Environmental groups applaud legislation to strengthen pipeline oversight in Virginia

For Immediate Release:
Thursday, Jan. 11, 2018

Lee Francis | Communications Manager
Virginia League of Conservation Voters
(804) 225-1902 | lfrancis@valcv.org

Nancy Sorrells | Co-Chair
Augusta County Alliance
(540) 292-4170 | info@augustacountyalliance.org

Claudine McElwain | Program Communications Manager
Southern Environmental Law Center
(434) 977-4090 | cmcelwain@selcva.org

Harrison Wallace | Virginia Policy Coordinator and Coastal Campaign Manager
CCAN Action Fund
(804) 305-1472 | harrison@chesapeakeclimate.org

Bills would eliminate unnecessary gas infrastructure, require DEQ to perform robust water permitting, impact review process

RICHMOND – Today, Delegates Sam Rasoul (D-Roanoke) and Chris Hurst (D-Blacksburg) along with State Senator John Edwards (D-Roanoke) announced legislation aimed at strengthening Virginia’s oversight of interstate natural gas pipelines.

The suite of bills (HB 1187 and 1188 from Hurst; HB 1141 and 1294 from Rasoul; SB 324 from Edwards) protect landowners’ property rights from gas companies; prevent the Department of Environmental Quality from waiving any water permitting authority and require the agency to review construction in upland areas and in karst terrain, while also ensuring adequate erosion and sediment control measures; and require bonding for pipeline builders to provide financial compensation in the event of adverse impacts to our environment.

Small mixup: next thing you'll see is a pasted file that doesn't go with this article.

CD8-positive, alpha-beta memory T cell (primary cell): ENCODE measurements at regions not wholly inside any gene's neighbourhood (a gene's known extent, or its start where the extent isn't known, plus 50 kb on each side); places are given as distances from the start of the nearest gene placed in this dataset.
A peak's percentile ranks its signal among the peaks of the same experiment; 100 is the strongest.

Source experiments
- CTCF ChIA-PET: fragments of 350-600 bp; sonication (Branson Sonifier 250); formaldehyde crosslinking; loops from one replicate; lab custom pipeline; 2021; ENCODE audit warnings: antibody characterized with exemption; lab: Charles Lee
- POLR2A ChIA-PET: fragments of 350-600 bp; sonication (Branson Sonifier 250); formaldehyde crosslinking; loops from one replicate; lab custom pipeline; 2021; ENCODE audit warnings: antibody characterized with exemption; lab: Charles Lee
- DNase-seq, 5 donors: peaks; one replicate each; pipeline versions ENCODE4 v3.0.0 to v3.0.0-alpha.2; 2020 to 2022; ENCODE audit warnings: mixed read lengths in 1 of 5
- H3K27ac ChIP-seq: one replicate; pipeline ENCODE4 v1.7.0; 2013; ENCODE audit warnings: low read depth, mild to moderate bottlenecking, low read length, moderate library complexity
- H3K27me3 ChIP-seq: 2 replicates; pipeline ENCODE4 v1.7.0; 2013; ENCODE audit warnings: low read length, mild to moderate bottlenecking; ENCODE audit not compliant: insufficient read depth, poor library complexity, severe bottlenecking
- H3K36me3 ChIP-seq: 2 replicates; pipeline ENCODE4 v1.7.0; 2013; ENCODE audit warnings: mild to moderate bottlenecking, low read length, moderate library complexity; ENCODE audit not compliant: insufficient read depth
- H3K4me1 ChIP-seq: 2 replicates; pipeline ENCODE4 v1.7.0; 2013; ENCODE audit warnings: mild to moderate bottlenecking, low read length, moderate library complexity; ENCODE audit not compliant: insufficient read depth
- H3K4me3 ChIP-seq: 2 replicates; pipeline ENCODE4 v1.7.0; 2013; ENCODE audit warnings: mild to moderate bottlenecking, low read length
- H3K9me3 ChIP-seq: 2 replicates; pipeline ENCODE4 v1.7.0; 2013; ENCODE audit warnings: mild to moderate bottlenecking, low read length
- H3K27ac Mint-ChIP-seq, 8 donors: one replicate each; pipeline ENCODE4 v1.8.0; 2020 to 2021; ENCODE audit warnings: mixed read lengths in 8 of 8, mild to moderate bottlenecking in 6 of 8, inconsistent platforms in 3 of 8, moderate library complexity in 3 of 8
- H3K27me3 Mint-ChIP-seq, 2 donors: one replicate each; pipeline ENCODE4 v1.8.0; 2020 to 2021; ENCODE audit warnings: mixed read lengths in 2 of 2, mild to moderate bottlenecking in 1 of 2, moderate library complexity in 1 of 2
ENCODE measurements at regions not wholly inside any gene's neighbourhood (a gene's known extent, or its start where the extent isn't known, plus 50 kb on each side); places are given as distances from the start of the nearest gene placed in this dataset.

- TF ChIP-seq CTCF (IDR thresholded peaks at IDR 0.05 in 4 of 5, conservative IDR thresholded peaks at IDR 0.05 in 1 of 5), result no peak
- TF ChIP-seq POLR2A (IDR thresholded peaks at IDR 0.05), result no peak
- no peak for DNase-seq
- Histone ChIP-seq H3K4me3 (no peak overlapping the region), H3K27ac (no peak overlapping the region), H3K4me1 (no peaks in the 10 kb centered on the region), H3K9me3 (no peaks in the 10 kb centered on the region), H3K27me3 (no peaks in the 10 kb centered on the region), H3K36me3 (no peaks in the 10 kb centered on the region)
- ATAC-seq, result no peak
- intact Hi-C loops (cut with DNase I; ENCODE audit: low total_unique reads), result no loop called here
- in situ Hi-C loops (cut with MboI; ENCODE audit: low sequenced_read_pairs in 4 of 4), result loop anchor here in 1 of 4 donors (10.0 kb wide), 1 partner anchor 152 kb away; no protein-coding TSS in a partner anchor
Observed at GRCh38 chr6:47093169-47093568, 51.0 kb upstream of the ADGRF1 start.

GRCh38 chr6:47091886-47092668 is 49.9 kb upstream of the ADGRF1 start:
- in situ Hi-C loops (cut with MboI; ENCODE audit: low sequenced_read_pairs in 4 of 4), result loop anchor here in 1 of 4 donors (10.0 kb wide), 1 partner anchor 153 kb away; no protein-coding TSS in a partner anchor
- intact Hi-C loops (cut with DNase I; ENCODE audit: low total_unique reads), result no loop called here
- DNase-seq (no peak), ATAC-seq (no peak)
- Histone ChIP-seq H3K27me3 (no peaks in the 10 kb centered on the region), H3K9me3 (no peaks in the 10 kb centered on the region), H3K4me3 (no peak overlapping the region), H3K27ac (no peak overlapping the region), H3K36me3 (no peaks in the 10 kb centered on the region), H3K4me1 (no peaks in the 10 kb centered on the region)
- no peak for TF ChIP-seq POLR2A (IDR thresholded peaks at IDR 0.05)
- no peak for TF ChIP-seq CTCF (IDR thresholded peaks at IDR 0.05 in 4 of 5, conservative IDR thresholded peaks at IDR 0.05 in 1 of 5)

“The process that has unfolded over the past year exposed obvious flaws in Virginia’s current process to review and approve pipeline projects,” said Nancy Sorrells, co-chair of the Augusta County Alliance. “These necessary reforms add the layer of accountability we need to safeguard our water resources, property rights and the environment.”

“These pieces of legislation will go a long way towards protecting Virginians from the costs and environmental harm of unnecessary pipelines. We thank Delegates Rasoul and Hurst and Senator Edwards for doing the important work of holding Dominion and other pipeline developers accountable for projects that are costly, threaten private property, are unnecessary and could lock Virginians into decades of reliance on fossil fuel,” said Greg Buppert, Senior Attorney with the Southern Environmental Law Center.

“Corporations should not be able to seize private land, build unnecessary fossil fuel infrastructure, charge us for it, and contaminate our drinking water in the process,” said Lee Francis, Communications Manager for the Virginia League of Conservation Voters. “We applaud the bills’ patrons for their leadership and urge the legislature to do the right thing for countless Virginians in the path of pipeline projects by supporting these bills.”

“The impacts of the interstate pipeline projects proposed in Virginia will be immense, and without safeguards like those proposed today, Virginians will be in harm’s way,” said Harrison Wallace, Virginia Policy Coordinator and Coastal Campaign Manager, CCAN Action Fund. “We don’t get a second chance to get this right. Now’s the time for the legislature to put citizens’ health and safety above corporate interests.”

The Mountain Valley Pipeline, proposed in southwest Virginia by EQT Midstream Partners, and Dominion Resources’ Atlantic Coast Pipeline, which will cross 10 counties in the heart of the commonwealth, stand to disrupt a combined 443 miles of Virginia farmland, mountain peaks, and virgin forests, as well as countless streams, springs, rivers and wetlands.

In December, the State Water Control Board gave conditional approval to the Mountain Valley Pipeline pending further information from the U.S. Army Corps of Engineers and required further information from Dominion before allowing its Atlantic Coast Pipeline to proceed.